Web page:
The Kips Bay apartment building in Manhattan is under fire in a new wrongful death lawsuit over a freak elevator accident.
A wrongful death lawsuit was recently filed by the family of Samual Waisbren, a Manhattan man. The suit was filed against the luxury Kips Bay apartment building where Waisbren died during a freak elevator accident.
According to the lawsuit, which was filed in the Manhattan Supreme Court, the family called for the “building owners, its management and the elevator company to preserve and maintain all videos, maintenance and service records, inspection records and other documents related to Waisbren’s Aug. 22 death.”
What happened, though? What kind of freak accident occurred? Well, according to court documents, Waisbren ended up “pinned between the elevator and the shaft wall while exiting into the lobby of the 23-story Kips Bay apartment building.” Before becoming stuck, he was riding the elevator with six other people who all walked off the elevator without incident. However, as Waisbren walked off, the elevator “suddenly plummeted and killed him.”
As a result of the incident, Waisbren’s uncle and father hired a law firm to help investigate the incident and to “prosecute a claim for the wrongful death and personal injuries sustained by Sam.” Additionally, the family is also looking for “certain information so that the parties can be identified to aid in the framing of a complaint in an action to be commenced for the death of Sam Waisbren.”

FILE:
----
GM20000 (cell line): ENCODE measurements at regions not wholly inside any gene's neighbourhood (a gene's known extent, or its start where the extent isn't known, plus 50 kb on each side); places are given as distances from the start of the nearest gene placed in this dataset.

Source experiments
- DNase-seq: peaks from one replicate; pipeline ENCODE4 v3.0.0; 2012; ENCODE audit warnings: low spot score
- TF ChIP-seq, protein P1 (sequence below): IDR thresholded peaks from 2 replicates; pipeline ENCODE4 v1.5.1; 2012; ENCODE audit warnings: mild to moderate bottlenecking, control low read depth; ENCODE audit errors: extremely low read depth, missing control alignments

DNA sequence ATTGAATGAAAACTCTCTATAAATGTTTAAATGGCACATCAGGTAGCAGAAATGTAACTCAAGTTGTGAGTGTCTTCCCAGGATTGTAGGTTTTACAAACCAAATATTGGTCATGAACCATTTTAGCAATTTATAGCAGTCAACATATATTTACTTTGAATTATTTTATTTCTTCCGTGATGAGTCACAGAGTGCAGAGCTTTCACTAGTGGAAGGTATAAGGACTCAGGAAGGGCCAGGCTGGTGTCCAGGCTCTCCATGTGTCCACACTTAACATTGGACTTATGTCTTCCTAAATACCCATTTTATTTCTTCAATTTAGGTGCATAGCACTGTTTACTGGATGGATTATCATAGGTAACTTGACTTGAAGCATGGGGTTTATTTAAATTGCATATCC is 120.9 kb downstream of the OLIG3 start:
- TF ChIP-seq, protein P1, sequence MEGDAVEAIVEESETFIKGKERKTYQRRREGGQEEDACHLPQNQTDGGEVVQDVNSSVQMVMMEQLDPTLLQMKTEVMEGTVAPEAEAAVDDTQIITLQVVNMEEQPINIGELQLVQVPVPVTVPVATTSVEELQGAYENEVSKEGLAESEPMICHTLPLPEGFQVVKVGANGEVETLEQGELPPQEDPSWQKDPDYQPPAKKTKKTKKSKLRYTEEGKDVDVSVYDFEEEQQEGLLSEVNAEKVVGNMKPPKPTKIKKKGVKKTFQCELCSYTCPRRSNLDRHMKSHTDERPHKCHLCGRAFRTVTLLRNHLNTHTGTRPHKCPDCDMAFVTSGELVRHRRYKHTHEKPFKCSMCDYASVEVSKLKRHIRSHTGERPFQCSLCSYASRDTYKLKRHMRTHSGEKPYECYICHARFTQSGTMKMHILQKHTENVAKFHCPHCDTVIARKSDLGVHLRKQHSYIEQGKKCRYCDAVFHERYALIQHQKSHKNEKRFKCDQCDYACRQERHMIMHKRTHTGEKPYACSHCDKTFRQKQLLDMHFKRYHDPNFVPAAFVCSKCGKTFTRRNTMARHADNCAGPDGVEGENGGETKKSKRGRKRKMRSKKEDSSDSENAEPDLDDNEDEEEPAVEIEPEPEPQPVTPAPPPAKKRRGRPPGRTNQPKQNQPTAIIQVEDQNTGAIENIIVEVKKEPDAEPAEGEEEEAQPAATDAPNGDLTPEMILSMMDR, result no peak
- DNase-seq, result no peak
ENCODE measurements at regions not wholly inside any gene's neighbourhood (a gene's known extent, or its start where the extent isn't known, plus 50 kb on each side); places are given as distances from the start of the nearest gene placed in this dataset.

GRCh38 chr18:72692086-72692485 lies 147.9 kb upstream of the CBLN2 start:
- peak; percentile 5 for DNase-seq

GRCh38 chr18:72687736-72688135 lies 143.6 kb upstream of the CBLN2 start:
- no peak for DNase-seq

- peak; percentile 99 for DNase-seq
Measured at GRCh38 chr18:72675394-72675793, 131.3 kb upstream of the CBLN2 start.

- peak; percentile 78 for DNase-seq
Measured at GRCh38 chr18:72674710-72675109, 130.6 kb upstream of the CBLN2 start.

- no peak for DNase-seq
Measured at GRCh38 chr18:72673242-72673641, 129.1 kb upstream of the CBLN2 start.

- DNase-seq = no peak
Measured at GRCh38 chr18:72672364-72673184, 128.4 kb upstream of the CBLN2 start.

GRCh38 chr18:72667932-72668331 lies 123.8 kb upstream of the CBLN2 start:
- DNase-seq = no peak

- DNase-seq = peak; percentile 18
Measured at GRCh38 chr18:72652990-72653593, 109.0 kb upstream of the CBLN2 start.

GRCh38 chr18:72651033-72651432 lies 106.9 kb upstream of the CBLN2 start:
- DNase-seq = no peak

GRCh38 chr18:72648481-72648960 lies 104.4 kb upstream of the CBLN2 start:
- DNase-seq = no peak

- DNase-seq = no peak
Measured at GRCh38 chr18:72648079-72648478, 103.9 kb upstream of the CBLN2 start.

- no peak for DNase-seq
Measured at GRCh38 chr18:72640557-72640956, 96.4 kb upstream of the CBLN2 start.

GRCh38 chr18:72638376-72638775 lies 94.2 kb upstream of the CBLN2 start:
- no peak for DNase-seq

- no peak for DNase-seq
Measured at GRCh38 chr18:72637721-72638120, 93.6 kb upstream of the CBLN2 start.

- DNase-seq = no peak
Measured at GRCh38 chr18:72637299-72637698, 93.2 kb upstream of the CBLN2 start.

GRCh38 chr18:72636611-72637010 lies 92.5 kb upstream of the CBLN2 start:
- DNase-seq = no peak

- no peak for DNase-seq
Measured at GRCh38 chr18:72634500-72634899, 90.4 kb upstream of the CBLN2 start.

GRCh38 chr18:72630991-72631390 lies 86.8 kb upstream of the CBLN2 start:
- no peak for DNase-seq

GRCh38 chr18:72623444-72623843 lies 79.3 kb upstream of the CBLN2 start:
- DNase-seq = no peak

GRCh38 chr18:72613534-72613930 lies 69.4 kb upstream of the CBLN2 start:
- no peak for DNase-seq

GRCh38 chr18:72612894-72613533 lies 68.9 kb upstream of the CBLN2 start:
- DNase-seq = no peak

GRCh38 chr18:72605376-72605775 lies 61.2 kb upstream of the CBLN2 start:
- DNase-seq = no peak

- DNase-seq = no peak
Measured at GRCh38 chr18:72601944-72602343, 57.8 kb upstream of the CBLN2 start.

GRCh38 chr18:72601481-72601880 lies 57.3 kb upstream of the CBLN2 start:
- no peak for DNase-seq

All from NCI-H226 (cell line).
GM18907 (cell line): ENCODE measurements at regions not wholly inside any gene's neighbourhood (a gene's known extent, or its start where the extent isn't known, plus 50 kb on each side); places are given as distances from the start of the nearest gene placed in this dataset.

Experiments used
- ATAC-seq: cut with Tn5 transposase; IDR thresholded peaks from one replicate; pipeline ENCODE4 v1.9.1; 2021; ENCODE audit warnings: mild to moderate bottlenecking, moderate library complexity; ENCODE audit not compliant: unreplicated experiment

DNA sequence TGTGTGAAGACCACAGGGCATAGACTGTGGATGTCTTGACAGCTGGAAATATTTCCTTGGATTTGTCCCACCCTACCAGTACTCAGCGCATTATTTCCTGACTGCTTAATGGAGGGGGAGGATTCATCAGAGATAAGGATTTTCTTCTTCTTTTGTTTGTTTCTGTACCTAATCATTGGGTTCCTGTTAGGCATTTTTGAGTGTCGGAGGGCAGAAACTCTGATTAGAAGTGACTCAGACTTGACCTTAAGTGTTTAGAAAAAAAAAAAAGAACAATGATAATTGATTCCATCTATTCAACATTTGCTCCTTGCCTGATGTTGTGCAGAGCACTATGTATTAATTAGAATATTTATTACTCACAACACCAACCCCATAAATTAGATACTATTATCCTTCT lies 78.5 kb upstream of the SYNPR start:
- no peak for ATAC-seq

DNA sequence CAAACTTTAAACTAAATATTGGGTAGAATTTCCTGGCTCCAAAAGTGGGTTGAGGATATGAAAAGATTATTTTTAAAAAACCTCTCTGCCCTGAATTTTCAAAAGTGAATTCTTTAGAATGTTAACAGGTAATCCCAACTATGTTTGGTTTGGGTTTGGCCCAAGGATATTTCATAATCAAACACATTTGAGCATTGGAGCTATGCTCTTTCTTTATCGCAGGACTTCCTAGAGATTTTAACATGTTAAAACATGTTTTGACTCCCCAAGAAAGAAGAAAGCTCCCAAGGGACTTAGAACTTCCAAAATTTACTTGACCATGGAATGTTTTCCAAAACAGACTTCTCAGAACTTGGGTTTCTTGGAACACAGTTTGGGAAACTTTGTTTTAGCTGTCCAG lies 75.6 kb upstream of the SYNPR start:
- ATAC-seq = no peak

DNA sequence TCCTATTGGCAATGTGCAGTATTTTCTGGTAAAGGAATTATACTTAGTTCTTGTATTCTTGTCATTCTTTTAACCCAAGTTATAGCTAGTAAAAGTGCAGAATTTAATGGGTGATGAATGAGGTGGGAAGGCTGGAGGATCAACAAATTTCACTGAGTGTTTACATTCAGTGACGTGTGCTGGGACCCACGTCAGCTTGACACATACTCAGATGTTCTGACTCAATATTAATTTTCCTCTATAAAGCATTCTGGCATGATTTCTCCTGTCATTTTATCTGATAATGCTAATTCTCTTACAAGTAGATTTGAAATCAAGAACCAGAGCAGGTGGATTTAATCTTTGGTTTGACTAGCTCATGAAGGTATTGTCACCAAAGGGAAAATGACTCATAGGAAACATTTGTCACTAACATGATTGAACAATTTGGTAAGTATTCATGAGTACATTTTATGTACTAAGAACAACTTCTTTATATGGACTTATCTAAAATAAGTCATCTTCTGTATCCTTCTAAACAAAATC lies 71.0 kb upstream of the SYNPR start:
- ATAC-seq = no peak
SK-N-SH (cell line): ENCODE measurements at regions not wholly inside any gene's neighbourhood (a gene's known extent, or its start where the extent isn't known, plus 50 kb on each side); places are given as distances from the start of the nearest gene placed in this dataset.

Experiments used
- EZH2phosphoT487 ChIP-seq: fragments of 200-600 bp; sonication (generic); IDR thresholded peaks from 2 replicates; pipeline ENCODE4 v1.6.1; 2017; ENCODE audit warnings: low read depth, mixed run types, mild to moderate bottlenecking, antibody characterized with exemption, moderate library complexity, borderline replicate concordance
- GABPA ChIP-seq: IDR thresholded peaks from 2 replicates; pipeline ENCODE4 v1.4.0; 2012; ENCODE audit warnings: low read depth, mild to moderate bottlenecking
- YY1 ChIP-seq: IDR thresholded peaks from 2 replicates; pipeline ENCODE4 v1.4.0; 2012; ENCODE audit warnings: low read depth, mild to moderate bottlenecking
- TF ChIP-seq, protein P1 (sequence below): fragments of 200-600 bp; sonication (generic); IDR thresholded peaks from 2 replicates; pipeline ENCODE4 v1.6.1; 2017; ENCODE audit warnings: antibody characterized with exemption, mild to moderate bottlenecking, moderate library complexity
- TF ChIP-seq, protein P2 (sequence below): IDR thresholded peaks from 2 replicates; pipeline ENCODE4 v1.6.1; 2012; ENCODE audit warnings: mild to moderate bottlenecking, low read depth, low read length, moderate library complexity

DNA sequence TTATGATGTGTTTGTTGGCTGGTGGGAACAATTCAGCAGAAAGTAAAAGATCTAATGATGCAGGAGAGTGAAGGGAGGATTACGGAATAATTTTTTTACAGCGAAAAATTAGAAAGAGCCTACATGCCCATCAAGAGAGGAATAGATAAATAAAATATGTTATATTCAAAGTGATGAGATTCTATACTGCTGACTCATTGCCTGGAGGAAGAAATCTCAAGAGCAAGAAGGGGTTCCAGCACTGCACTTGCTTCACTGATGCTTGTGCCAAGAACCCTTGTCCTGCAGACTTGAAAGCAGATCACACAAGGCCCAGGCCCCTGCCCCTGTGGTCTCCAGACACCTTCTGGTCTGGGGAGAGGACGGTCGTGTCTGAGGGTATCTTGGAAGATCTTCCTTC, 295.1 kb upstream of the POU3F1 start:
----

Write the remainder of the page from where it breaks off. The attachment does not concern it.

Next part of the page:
During an investigation conducted by both the city Department of Investigation and the Department of Buildings, it was discovered the “elevator was last inspected by the city this past March, while a maintenance company did its own check of the elevator earlier in August.” It’s important to note that an elevator in the building adjacent to the one Waisbren died in “failed a May inspection which found that a mechanism that prevents it from opening between floors was defective.” The issue with that particular elevator was quickly fixed, though the building’s management has yet to pay the fees associated with the repair.
It’s also worth noting that, before his untimely death, Waisbren had complained about the building’s elevator problems to his family. His father, Charles Waisbren, said, “my feeling about New York is you pay a bazillion dollars for rent, the least they could do is provide safety…It’s hard to see how you can go on living when such a big thing is taken from you.”